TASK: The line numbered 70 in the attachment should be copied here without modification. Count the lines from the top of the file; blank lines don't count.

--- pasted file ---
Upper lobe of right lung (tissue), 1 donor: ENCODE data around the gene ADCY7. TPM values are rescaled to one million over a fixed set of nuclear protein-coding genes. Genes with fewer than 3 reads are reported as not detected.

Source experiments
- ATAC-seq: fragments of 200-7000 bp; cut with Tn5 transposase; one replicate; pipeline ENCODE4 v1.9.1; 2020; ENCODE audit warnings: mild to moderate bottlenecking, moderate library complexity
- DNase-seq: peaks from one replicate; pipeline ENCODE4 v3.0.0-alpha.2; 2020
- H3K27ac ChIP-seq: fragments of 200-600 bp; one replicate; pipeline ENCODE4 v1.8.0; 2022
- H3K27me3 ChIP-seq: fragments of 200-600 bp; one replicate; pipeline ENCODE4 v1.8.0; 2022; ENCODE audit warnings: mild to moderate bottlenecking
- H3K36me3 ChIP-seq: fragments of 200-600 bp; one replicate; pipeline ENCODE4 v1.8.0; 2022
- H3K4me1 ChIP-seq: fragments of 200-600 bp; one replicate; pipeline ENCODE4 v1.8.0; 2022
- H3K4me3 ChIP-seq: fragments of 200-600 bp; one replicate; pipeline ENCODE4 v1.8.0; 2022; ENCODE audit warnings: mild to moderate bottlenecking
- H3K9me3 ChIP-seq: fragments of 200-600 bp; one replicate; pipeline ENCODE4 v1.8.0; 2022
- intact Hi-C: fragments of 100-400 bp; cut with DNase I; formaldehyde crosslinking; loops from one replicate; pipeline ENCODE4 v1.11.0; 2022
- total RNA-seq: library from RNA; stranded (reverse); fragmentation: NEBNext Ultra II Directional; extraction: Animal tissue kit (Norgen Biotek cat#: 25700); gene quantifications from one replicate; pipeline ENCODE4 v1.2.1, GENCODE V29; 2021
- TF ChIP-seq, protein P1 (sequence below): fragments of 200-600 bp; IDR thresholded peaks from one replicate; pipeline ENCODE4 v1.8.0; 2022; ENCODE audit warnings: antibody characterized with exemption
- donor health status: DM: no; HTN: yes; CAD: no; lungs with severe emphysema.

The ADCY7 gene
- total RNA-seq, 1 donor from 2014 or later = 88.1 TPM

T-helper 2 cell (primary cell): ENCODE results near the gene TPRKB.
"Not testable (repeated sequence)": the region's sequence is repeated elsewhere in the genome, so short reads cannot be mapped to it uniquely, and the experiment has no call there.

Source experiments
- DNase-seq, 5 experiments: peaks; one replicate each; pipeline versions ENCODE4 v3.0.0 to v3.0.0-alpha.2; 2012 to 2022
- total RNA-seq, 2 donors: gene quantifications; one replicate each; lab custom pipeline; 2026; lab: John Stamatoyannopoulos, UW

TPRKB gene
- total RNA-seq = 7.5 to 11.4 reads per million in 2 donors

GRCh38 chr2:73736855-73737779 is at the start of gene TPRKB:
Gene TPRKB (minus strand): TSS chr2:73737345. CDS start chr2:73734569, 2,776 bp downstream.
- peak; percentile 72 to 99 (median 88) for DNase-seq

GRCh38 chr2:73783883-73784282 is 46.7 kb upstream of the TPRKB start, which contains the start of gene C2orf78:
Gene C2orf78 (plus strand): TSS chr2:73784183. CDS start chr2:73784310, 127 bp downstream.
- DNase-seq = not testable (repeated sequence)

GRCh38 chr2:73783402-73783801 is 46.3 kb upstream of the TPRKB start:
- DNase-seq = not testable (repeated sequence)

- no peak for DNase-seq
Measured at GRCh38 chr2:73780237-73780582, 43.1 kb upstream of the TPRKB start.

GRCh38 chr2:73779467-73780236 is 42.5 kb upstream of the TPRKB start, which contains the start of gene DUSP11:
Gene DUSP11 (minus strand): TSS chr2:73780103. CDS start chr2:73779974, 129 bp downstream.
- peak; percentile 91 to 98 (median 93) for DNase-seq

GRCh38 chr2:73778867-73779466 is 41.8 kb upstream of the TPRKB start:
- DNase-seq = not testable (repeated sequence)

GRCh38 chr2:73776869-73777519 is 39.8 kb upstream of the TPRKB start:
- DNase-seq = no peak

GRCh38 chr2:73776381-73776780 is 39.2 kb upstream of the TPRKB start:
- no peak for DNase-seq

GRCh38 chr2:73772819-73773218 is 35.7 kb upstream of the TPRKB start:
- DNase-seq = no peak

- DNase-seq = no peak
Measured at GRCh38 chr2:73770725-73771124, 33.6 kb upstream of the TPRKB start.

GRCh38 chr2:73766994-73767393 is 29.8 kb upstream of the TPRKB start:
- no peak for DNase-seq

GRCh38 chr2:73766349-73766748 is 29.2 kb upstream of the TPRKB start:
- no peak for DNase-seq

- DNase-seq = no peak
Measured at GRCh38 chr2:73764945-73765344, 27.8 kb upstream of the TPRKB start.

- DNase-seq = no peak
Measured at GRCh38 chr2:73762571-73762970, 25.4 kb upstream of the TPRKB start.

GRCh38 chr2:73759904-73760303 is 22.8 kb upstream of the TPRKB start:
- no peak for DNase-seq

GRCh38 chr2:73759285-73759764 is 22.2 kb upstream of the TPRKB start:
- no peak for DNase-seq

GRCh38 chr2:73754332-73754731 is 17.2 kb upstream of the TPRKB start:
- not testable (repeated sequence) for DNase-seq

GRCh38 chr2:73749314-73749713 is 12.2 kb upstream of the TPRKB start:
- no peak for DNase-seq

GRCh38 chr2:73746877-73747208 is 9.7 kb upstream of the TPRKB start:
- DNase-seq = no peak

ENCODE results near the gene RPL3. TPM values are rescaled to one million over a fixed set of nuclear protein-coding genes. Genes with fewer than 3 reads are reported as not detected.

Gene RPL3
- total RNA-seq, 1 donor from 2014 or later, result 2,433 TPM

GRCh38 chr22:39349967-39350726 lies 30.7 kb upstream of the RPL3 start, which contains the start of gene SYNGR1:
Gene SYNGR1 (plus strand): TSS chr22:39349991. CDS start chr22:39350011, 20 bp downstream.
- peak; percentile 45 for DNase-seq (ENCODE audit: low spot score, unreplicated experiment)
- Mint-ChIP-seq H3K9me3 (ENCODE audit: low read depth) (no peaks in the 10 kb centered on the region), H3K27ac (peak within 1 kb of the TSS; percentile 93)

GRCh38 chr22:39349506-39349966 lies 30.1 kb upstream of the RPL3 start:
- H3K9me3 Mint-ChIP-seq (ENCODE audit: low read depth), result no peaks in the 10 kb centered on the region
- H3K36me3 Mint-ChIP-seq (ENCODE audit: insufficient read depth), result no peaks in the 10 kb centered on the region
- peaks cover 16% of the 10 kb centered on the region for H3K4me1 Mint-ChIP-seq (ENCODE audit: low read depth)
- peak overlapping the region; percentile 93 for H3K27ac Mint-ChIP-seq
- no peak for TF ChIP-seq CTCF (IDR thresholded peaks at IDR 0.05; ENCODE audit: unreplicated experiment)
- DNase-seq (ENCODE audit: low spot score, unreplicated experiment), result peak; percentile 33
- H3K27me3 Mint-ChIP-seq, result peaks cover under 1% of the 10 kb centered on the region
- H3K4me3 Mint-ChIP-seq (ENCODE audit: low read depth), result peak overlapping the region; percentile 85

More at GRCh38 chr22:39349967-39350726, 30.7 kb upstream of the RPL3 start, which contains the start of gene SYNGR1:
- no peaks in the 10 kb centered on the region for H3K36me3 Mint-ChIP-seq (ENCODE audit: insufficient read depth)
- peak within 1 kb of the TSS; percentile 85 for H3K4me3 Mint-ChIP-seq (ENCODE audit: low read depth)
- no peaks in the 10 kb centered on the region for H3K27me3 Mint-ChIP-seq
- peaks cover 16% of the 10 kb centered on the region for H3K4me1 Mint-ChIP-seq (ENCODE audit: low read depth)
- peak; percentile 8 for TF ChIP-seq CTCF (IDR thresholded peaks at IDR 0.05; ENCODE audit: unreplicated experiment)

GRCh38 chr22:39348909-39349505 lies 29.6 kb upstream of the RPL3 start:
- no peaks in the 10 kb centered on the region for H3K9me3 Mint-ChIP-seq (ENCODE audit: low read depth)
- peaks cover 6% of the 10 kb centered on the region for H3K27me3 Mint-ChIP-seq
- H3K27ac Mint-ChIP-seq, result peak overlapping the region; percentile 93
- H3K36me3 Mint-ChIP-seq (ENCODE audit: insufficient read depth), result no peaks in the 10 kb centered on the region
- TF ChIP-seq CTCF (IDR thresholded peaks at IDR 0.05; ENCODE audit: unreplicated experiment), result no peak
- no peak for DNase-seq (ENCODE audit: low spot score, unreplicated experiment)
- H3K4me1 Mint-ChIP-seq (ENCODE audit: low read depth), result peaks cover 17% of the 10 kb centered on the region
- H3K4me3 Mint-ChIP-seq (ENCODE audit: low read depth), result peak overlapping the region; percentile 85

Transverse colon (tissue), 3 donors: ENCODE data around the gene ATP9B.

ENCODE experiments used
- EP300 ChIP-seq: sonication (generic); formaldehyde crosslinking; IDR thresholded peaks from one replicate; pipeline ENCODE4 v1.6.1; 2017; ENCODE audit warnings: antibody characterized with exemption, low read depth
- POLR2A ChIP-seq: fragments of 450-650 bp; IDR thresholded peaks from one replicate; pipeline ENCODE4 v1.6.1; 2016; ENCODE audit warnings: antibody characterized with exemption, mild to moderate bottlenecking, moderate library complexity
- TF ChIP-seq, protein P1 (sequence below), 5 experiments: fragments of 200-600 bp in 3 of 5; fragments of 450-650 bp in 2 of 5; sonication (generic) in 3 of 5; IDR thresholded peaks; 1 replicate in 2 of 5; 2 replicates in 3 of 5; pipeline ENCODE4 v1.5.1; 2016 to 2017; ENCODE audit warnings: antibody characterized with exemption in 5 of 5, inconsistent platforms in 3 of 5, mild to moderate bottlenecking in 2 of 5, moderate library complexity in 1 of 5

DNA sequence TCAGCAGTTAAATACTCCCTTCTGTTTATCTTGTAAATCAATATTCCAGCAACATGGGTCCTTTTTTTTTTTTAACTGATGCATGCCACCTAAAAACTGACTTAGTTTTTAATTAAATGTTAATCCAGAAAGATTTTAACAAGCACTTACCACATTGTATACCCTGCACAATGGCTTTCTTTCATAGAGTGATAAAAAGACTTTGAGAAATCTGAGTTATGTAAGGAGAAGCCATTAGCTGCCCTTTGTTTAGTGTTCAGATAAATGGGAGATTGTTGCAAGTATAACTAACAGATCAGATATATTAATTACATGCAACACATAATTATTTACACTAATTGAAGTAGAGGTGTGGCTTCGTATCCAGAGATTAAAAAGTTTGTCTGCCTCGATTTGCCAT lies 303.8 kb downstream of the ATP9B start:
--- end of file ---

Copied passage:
- peak; percentile 45 for DNase-seq (ENCODE audit: low spot score, unreplicated experiment)